[FOUNTAIIN]‘Turf’ on streets and rails

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[FOUNTAIIN]‘Turf’ on streets and rails

In the world of animals, males risk their lives to stake out their own territory. The males mark their territory and attack if there are any intruders, and the size of the territory is usually in proportion to the size of the animal.
The territory of a lion is sometimes larger than 100 square kilometers (24,700 acres) while sparrows live their whole lives within one square kilometer.
Male cats urinate in the middle of a road or on a tree stump where it is likely to come across a rival. This use of urine or feces is a territory-marking technique that many wild animals use. When males mark their territory, they try to make it at as high a place as possible to suggest to rivals that they are big for their species. That is also the reason that male dogs lift their legs high when they urinate, to mark the tree as high up the trunk as possible.
Dogs also eat feces as another way to defend their territory; it eliminates another dog’s smell from the area. When a zebra excretes on top of other zebra’s feces, it is recognized as a challenge and a decisive fight takes place.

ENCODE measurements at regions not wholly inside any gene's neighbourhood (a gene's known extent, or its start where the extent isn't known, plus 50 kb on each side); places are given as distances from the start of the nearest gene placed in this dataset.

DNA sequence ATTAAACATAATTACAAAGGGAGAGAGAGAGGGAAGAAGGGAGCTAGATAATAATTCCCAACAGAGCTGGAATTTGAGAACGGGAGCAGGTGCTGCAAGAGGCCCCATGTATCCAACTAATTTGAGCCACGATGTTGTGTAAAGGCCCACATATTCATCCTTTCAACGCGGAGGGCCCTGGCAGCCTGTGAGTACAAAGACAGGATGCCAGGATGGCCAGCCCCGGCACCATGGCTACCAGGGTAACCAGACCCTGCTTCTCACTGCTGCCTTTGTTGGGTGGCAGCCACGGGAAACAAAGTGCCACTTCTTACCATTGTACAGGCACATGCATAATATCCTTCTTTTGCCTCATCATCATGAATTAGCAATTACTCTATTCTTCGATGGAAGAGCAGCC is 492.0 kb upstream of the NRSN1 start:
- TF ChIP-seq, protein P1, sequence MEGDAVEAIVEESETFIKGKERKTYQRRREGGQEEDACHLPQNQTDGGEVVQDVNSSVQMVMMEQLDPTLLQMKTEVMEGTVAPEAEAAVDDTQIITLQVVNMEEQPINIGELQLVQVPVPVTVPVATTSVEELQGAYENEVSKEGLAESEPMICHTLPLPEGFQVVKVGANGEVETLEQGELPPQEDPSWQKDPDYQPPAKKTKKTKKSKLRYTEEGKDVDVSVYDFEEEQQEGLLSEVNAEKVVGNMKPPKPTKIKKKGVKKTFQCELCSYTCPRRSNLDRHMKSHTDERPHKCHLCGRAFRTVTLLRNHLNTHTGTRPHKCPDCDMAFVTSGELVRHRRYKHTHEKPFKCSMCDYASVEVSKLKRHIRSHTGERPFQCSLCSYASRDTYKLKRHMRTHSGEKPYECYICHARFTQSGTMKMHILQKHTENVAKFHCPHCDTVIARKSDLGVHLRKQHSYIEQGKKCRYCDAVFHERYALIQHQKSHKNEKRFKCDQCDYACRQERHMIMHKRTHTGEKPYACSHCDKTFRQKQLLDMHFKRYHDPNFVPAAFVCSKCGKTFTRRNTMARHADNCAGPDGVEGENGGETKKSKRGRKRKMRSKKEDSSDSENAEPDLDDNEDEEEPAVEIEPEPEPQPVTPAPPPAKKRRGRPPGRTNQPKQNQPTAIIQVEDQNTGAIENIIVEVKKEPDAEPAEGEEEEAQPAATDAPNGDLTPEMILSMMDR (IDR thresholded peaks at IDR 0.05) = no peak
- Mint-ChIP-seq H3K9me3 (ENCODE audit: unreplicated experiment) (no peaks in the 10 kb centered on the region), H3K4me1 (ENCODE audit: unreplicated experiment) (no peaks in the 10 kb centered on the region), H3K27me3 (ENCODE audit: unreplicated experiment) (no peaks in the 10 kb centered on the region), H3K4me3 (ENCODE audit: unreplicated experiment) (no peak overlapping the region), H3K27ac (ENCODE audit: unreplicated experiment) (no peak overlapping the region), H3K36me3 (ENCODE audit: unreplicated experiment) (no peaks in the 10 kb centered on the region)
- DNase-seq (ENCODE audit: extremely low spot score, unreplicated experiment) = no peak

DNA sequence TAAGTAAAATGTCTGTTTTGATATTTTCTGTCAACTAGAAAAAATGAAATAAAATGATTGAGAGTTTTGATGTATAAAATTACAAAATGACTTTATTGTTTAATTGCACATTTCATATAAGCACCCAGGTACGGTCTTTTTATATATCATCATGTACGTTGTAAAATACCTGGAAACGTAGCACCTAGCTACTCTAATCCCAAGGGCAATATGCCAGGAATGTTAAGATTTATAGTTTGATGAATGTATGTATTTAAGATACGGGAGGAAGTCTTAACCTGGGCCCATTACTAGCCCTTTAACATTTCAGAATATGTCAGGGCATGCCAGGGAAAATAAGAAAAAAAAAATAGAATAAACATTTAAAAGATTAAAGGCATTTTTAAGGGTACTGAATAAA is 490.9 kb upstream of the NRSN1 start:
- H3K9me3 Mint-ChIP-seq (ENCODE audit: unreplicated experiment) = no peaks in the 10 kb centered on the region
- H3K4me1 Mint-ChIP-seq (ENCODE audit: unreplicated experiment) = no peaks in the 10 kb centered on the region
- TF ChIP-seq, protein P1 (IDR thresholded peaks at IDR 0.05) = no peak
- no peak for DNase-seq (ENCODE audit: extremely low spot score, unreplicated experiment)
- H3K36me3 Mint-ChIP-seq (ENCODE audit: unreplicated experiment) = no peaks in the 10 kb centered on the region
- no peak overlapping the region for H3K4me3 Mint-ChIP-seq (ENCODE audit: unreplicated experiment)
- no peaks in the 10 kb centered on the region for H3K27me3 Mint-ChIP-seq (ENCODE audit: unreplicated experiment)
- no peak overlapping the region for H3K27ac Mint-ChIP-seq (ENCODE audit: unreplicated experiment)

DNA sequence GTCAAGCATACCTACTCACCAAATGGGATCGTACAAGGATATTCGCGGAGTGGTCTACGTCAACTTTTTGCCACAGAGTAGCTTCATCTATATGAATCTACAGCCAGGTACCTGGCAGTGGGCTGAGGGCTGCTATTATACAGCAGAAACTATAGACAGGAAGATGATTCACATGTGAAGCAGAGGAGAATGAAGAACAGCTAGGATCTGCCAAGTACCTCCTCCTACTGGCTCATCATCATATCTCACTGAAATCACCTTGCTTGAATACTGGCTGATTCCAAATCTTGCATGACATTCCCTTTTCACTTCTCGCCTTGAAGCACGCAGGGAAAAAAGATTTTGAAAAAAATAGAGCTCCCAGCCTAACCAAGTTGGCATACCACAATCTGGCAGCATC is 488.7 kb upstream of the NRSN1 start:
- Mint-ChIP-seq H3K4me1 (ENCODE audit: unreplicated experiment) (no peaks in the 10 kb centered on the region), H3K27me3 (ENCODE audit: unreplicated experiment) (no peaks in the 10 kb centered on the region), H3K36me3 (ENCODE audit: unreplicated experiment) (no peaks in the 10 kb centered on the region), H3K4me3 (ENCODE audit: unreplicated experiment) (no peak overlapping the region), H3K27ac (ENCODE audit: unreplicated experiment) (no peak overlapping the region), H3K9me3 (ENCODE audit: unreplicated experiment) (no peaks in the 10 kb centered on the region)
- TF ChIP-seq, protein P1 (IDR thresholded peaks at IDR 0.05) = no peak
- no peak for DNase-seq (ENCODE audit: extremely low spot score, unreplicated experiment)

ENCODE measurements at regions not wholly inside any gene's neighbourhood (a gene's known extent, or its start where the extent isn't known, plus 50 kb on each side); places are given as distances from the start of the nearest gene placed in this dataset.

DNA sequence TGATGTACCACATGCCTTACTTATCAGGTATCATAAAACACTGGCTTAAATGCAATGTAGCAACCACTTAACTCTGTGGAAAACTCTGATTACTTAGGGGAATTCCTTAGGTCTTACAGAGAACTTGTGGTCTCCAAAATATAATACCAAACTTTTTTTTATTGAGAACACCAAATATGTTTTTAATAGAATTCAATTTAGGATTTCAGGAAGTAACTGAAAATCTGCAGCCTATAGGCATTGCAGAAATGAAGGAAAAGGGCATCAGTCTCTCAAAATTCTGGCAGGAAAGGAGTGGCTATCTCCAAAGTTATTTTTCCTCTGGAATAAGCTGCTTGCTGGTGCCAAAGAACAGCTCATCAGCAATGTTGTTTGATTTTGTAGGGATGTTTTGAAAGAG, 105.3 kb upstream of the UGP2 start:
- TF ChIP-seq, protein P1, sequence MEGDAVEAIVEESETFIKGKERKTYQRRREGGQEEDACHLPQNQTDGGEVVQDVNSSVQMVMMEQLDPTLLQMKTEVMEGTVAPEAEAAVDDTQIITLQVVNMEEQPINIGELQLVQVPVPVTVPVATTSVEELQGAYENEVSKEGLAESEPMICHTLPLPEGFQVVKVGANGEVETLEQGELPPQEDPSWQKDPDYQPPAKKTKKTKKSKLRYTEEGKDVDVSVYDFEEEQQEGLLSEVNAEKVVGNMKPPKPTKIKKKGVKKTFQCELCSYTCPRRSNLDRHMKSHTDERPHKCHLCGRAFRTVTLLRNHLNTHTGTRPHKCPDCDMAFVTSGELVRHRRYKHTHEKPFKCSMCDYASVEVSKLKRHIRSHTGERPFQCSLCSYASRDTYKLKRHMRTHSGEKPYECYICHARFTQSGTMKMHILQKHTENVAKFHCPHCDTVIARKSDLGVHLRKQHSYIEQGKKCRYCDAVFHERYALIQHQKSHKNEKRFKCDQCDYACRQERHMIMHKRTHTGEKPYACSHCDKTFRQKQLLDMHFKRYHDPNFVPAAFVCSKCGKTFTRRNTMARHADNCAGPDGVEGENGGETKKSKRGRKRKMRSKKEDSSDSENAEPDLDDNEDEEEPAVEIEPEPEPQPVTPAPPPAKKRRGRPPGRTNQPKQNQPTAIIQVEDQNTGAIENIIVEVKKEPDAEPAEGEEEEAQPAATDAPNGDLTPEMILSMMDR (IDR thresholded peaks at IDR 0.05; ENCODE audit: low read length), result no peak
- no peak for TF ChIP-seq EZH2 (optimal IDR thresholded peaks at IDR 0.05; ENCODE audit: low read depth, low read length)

There is a difference in degree, but human beings act similarly. Men have a stronger desire than women to stake out territory. In a restroom with three urinals, the one in the middle is the least often occupied, because men want to avoid any tension from being too close to another male. A researcher once showed that in a restroom with only two urinals, men tend to take a longer time to urinate than in larger spaces.
Here in Korea, other than fights among gangsters to stake out turf, the most common place where you can see men lording it over newcomers is on public transportation, when men are among strangers. When someone sits next to a male on a bus, the seated man could easily move a little to make space, but many will not budge at all, continuing to take up two-thirds of the seat. Men who spread their legs wide when sitting in a subway car are also making a display of widening their territory, similar to a dog’s effort to get his leg as high as possible when he urinates. The wilder the animal, or the less developed the human culture, the more extreme this tendency is.
The reason that wild animals lord it over the newcomers is because there is nothing more important to them than securing territory to maintain their species and protect their individual lives. But in a cultivated society, such displays are just publicizing that they have no manners. Men, don’t think of the man next to you as an intruder on your turf. He is just another guy, as stressed with work as you are. Be a gentleman.


by Lee Hoon-beom

The writer is the head of the JoongAng Ilbo’s weekend news team.
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